Unfortunately, the best way to deal with bindweed is to spray with Round up at least 2 or 3 times.  If it is covering the ground, then the panel suggested that you use a systemic weedkiller.  Systemic weedkillers are neutralised as soon as they touch the soil.  For persistent bind weed it was suggested that the weedkiller be placed in a little cup and the top leaves get dipped in the cup and soaked with the weed killer.


2.Any hints on how to rescue a clematis that started well and then died?  (Clematis Wilt?).  It happened to a number of plants in different parts of the garden so is there a root cause and should clematis be planted again in the same spot?


3.With blackfly on a number of bean plants – how is it best to get rid of this pest?


4. If a fir tree is kept in a pot how much should you water them?


5.With a glorious display of pansies and begonia in the front border should I water them when they are in flower?

Stephanie


For the second year running, vegetables on my allotment have been afflicted by blight, going from a healthy to an extremely unhealthy state very suddenly and rapidly.  Last year broad beans, celery, French beans, beetroot and potatoes were affected.  This year broad beans, shallots and spinach.  I assume spores blow from other plots – or am I the person creating them?  Is there anything I can do to protect the crops?  I never grow crops in the same place from one year to the next.  Any advice would be gratefully received.


There was a long discussion with the panel and the club members in response to this question which centred around giving the right advice without seeing the plot and whether it was blight that was affecting the vegetables as blight is usually associated with just potatoes.   Stephanie also explained the position of her plot and mentioned that it was very heavy clay soil.   The condition of the soil could be improved by digging in grit or some form of organic matter although Stephanie had been breaking up the soil over the 3 years since getting the plot and the use of poly tunnels was suggested to protect the crops.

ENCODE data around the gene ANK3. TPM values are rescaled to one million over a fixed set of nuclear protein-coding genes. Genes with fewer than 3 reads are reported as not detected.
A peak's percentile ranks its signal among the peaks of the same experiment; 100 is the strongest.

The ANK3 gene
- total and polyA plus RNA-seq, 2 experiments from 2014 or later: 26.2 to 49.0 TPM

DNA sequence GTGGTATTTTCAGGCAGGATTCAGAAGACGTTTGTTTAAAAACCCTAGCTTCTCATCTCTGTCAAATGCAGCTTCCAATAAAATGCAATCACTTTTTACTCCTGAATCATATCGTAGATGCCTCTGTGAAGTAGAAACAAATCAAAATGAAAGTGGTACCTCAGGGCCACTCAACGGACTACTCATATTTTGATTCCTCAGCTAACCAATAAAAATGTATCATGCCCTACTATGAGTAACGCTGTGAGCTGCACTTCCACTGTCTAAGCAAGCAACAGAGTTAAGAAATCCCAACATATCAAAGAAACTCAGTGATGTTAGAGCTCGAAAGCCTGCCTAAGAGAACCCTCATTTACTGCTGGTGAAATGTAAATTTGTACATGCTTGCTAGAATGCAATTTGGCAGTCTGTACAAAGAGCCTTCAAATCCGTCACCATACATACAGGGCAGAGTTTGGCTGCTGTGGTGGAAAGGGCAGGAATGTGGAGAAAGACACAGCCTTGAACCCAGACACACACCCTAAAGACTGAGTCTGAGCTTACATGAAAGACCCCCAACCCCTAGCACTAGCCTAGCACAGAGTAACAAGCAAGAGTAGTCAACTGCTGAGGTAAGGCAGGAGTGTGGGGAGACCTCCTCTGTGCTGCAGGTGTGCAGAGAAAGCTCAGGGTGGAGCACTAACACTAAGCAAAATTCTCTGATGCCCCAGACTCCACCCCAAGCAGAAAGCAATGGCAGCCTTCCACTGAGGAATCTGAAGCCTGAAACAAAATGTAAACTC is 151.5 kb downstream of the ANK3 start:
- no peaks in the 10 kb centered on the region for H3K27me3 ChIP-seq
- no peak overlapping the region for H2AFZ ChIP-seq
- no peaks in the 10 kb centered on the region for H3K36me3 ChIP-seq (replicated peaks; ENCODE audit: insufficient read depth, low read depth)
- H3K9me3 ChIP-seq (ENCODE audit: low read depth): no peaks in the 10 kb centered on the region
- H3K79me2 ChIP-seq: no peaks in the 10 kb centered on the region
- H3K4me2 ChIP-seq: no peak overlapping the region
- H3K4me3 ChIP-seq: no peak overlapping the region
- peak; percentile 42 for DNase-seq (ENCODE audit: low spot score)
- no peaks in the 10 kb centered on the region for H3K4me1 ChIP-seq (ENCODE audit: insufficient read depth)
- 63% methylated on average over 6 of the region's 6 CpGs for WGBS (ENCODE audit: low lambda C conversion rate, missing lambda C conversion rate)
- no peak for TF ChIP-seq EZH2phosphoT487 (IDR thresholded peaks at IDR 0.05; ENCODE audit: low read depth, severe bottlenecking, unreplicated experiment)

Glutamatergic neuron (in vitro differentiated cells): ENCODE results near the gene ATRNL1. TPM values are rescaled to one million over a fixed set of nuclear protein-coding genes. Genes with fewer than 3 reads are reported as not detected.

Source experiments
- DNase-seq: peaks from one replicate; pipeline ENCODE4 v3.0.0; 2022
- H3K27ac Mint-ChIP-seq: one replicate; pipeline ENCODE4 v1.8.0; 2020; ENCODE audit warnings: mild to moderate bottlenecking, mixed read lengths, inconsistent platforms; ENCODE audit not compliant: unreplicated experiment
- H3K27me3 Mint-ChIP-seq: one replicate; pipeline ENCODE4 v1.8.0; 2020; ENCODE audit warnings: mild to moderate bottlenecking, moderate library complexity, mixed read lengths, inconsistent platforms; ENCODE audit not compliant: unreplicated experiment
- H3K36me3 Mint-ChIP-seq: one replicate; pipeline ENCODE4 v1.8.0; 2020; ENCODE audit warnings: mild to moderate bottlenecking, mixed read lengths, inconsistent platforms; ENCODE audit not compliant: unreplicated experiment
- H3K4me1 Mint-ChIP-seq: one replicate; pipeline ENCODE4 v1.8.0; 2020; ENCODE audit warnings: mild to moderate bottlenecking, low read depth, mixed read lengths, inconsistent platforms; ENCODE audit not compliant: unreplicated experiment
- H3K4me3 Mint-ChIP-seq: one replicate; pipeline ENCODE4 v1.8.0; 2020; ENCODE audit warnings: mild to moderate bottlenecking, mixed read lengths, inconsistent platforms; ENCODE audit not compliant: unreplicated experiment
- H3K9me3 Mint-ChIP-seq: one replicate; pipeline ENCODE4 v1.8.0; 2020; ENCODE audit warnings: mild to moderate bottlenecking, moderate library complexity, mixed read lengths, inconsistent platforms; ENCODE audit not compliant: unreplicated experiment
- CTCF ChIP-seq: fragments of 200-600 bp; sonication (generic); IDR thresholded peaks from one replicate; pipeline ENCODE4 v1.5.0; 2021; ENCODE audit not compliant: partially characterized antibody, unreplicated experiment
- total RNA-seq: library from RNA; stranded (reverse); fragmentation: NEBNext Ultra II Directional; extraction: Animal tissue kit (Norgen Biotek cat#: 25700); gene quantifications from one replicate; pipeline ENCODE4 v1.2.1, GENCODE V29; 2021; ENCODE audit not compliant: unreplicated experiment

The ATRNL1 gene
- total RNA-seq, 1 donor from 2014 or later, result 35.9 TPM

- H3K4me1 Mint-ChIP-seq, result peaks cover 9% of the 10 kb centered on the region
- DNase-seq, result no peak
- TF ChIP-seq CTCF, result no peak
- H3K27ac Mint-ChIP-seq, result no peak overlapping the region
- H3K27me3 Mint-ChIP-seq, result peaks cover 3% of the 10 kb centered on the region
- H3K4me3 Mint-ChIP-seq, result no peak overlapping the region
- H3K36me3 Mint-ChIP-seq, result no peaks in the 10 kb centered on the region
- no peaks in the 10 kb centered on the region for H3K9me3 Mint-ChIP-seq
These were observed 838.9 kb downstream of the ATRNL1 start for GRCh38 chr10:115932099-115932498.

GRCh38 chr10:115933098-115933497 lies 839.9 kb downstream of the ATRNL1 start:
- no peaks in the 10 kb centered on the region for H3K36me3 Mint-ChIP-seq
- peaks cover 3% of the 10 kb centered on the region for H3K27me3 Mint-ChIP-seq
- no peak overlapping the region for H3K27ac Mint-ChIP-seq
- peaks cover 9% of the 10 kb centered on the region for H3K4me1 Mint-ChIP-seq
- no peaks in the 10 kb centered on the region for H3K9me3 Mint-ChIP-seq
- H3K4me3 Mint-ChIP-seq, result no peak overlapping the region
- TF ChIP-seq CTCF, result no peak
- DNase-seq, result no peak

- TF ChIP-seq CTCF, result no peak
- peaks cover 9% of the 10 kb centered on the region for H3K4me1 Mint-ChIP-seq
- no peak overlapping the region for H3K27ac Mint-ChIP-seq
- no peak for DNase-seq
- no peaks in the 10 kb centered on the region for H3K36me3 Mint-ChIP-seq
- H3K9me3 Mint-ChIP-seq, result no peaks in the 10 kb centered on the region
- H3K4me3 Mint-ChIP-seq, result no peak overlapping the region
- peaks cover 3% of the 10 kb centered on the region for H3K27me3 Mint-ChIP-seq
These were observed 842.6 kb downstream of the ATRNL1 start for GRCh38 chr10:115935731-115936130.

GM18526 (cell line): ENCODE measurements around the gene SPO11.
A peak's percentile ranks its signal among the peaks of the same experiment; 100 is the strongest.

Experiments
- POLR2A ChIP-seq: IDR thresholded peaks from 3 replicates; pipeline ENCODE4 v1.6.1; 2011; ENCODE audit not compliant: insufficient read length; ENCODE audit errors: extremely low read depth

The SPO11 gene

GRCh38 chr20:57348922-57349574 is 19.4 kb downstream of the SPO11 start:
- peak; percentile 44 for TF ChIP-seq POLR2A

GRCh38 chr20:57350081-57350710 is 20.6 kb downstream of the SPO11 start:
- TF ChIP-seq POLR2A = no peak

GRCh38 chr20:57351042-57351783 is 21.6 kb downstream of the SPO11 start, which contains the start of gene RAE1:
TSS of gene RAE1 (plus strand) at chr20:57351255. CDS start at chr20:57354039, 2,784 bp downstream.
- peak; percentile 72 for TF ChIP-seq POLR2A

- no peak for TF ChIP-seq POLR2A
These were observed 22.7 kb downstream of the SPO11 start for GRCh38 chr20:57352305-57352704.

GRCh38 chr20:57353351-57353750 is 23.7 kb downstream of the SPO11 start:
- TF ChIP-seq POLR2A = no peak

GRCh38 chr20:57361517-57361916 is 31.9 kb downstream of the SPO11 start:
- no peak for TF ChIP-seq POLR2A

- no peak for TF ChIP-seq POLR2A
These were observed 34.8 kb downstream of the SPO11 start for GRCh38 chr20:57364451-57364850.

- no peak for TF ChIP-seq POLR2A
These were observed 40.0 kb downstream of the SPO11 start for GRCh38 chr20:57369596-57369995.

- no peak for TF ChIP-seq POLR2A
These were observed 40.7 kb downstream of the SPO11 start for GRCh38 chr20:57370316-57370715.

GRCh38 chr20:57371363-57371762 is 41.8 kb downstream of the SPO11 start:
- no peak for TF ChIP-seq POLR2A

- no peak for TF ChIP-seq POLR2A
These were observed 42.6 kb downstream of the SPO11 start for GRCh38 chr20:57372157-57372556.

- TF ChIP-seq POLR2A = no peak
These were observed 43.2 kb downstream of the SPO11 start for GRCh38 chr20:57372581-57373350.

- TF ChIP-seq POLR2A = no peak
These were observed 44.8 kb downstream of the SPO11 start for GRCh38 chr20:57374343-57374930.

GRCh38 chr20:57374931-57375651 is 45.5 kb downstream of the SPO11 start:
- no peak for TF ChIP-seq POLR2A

Jane


1.Is there anything that will kill bind weed but will not harm a well-established hedge?


2.We have been trying to prune old apple trees, which we have done the last few years, however we are not getting the amount of apples and one tree only half of the tree is producing fruit. What are we doing wrong.


Apple trees should be pruned from Jan to Mar although it was queried whether these trees were grafted trees.  The members were reminded that trees do have good and bad years where they may no fruit as well.   There was a further discussion that we may be able to have a pruning workshop for the club members and this is now being considered.



Paul


1. We dead head daffodils and roses but what about peonies, irises, rudbeckia etc?


2. Not so much how to prune but when. Are there any general rules but if not what about philodendron, hydrangeas, roses etc?


3.In general do grasses need any maintenance - trimming or tidying?


Grasses need to be cut down through February and March unless they are evergreen in which case the flowers and dead leaves need to be removed.


4. Smoke tree - Ours has a surface ‘mould’ spotting and now some of the upper branches are dying back. It hasn’t been properly pruned for years so maybe it needs some tough love ?

Dietje

1.I have a lot of angel trumpets and they are being eaten by a green beetle. What can I do against that?


2.I have a few of poisonous plants in the garden. How careful do I have to be when cutting them back?


3.How do I get rid of horse radish?


Weedkiller is the only answer to this question – the horseradish will need to be repeatedly sprayed.